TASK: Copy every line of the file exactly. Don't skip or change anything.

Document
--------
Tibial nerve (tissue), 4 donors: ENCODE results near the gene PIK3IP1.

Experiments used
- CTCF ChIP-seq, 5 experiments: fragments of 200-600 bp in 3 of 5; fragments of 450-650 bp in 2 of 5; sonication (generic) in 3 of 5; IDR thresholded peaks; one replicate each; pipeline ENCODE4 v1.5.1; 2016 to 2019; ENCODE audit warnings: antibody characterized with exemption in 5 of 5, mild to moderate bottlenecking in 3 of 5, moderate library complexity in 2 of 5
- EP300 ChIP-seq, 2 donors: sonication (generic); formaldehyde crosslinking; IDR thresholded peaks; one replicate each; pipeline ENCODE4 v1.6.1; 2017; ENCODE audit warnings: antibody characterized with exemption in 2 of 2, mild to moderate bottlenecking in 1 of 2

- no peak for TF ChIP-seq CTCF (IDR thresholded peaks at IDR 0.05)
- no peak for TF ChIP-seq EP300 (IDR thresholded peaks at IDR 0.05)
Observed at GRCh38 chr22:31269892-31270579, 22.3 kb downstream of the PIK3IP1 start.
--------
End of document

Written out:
Tibial nerve (tissue), 4 donors: ENCODE results near the gene PIK3IP1.

Experiments used
- CTCF ChIP-seq, 5 experiments: fragments of 200-600 bp in 3 of 5; fragments of 450-650 bp in 2 of 5; sonication (generic) in 3 of 5; IDR thresholded peaks; one replicate each; pipeline ENCODE4 v1.5.1; 2016 to 2019; ENCODE audit warnings: antibody characterized with exemption in 5 of 5, mild to moderate bottlenecking in 3 of 5, moderate library complexity in 2 of 5
- EP300 ChIP-seq, 2 donors: sonication (generic); formaldehyde crosslinking; IDR thresholded peaks; one replicate each; pipeline ENCODE4 v1.6.1; 2017; ENCODE audit warnings: antibody characterized with exemption in 2 of 2, mild to moderate bottlenecking in 1 of 2

- no peak for TF ChIP-seq CTCF (IDR thresholded peaks at IDR 0.05)
- no peak for TF ChIP-seq EP300 (IDR thresholded peaks at IDR 0.05)
Observed at GRCh38 chr22:31269892-31270579, 22.3 kb downstream of the PIK3IP1 start.